Sunday, October 28, 2007

Forward 40: What Became of the LOGO Programming Language?

This post may not be what you expect from the headline.
Forty years ago, researchers developed a programming language that would become a brilliant educational tool.

As I remember it, LOGO was a triangular turtle that roamed across the monochrome screen of an Apple II in my first grade classroom. Wherever he went, a line of ink would follow him -- it came from a pen that was tied to his tail.

My digital friend simultaneously gave me an intuition for geometry and how to think like a computer programmer.

I would type FORWARD 50 and the turtle would move forward. When I gave the command RIGHT 90, he would turn sharply to the right. If I prefaced those two commands with REPEAT 4 and surrounded them with brackets, the turtle would draw a square.

I was learning, but my experiences didn't feel like a lesson. It was fun!

While I sat at my desk one day, two of my classmates figured out how to overwrite the entire screen, which seemed kinda naughty at the time. They giggled, did it again, then giggled some more. From curious children, hackers were born.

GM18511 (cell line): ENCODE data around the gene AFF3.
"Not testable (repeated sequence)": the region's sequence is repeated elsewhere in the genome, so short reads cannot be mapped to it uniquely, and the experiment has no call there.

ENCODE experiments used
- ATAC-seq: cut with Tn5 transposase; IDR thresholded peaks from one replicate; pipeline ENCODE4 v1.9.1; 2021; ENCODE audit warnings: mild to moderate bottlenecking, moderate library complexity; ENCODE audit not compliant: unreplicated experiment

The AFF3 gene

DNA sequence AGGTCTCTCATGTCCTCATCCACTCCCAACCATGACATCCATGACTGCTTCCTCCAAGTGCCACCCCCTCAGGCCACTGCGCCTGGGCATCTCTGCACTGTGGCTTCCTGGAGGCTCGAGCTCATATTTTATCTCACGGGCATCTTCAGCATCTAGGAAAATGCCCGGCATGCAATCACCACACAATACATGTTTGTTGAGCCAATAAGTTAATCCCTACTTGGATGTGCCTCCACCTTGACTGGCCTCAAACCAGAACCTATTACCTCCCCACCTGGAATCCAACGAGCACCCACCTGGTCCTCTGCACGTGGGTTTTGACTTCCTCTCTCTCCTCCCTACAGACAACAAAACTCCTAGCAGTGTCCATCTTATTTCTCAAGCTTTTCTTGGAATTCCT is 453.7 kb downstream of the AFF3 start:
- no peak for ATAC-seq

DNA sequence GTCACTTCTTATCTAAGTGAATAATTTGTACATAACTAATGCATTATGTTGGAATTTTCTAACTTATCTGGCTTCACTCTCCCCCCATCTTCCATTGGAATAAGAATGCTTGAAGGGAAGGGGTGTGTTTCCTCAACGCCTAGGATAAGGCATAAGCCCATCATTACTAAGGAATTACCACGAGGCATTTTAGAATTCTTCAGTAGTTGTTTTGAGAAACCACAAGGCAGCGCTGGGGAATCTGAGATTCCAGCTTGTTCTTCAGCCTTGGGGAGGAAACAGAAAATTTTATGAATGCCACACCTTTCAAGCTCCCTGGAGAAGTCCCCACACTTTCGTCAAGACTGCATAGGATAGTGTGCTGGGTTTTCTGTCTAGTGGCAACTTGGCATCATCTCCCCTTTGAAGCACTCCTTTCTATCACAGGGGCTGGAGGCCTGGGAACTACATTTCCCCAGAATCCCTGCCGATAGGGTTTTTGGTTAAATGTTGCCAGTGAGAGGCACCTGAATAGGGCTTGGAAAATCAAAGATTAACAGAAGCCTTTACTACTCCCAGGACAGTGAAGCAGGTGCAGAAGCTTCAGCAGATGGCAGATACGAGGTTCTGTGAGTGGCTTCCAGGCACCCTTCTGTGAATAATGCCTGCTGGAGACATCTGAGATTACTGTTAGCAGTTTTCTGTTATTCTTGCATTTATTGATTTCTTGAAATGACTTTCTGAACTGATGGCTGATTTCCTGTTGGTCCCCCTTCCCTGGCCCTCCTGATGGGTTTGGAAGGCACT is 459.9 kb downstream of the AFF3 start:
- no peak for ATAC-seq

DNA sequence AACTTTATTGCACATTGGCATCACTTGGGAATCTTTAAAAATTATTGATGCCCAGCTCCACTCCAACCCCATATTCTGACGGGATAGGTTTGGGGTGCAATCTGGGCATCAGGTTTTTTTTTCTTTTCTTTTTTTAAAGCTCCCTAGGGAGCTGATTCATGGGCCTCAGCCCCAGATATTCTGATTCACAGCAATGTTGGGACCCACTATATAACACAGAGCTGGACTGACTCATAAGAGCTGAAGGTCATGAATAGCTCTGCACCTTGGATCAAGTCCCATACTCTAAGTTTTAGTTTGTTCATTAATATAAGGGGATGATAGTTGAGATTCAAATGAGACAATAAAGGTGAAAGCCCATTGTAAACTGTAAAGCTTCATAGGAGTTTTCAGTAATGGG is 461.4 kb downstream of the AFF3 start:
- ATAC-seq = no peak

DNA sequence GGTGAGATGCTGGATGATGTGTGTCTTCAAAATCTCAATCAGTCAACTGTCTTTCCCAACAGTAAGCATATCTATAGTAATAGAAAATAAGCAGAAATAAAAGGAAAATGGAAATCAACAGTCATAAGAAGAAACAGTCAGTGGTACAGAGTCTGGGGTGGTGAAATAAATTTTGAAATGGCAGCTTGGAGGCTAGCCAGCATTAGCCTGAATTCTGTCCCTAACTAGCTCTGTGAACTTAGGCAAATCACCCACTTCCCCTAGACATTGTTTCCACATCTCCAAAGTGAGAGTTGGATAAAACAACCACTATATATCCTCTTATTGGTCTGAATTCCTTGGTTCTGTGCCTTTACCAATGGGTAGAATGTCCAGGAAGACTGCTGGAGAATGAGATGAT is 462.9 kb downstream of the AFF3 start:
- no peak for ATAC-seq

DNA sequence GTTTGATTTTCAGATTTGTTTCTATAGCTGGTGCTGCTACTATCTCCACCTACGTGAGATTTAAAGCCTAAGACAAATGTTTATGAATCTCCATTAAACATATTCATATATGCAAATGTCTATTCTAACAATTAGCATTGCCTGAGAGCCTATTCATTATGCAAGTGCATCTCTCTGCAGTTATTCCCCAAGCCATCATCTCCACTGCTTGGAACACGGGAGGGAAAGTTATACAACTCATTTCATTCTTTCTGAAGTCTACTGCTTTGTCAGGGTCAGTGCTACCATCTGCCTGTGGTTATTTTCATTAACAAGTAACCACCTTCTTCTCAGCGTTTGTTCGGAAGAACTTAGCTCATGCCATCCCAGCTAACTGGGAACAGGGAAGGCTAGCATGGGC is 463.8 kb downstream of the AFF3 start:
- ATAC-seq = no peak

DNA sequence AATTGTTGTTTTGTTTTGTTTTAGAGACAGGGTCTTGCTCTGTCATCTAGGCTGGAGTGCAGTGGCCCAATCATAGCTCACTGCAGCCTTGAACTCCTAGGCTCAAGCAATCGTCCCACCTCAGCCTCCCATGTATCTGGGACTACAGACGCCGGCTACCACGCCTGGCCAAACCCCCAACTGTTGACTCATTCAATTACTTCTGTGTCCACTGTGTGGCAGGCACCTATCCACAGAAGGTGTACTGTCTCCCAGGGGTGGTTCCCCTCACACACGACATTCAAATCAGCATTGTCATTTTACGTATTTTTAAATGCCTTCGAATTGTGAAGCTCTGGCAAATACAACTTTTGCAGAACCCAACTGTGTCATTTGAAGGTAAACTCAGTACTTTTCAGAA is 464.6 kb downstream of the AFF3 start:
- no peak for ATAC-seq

The reason for this post is to explore hacking.

Years ago I got into a civilized, albeit at times semi-heated, discussion with a fellow programmer (far superior to me) about hacking.

His position was hacking is always wrong, period. My contention was it amounted to natural curiosity and a challenge. I couldn't condemn it if it didn't do any harm.

As an example of what I'm talking about is a hack years ago that changed the front page of the New York Times. Sorry, no link. But the hacker(s) changed the headlines and it was actually pretty funny. No harm no foul.

Hacking a government sight to post a story about how it is the intent of the government to abolish Social Security or eliminate elections could be funny too.

My preference would be for the hackers to save the original code and restore the site after a period of time because correcting what they've done can be annoying and tedious, not to mention somewhat costly, but I'm a dreamer.

Via Wired.

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2 Comments:

Blogger Ted Compton said...

Hacking a government sight to post a story about how it is the intent of the government to abolish Social Security or eliminate elections could be funny too.

What? That was a hack?

10/28/2007 10:15:00 AM  
Blogger spiiderweb™ said...

HAHAHA!!!1!! I sure hope so.

10/28/2007 06:47:00 PM  

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